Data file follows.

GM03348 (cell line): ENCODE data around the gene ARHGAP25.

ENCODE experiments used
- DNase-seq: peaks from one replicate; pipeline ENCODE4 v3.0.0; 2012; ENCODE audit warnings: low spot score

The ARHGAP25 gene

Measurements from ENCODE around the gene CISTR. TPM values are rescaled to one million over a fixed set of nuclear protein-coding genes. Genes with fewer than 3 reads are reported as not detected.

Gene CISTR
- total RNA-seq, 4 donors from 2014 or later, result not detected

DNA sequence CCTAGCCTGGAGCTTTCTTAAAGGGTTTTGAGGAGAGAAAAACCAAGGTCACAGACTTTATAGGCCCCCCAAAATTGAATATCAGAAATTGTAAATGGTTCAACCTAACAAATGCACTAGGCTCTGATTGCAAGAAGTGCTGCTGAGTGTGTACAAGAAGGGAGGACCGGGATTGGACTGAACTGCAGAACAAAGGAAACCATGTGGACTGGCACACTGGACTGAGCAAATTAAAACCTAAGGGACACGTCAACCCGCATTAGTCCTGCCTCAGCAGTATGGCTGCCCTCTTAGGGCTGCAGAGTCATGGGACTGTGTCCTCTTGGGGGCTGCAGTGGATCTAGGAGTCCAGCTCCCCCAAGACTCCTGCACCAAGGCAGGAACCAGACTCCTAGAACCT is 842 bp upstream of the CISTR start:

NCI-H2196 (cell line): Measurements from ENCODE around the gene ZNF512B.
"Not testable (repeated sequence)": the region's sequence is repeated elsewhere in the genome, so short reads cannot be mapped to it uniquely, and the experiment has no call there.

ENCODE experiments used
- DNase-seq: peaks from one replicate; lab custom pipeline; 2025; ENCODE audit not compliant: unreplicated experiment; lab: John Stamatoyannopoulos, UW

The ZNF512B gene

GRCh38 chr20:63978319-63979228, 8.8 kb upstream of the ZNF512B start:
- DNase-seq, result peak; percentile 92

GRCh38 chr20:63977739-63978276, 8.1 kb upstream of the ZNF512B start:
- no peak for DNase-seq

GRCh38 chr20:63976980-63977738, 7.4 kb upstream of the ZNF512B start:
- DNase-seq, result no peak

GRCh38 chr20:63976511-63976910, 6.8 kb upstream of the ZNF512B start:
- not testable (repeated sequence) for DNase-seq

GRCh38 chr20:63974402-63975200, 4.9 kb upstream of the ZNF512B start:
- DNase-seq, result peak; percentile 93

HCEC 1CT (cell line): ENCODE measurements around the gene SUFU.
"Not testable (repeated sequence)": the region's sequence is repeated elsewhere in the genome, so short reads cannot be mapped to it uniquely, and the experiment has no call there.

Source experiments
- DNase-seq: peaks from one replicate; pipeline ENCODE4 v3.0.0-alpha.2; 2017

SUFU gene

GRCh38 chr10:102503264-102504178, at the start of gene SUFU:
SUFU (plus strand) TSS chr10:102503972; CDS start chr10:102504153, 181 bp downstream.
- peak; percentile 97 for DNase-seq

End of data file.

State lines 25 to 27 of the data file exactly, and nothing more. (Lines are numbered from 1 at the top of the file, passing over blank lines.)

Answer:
"Not testable (repeated sequence)": the region's sequence is repeated elsewhere in the genome, so short reads cannot be mapped to it uniquely, and the experiment has no call there.

Source experiments
- DNase-seq: peaks from one replicate; pipeline ENCODE4 v3.0.0-alpha.2; 2017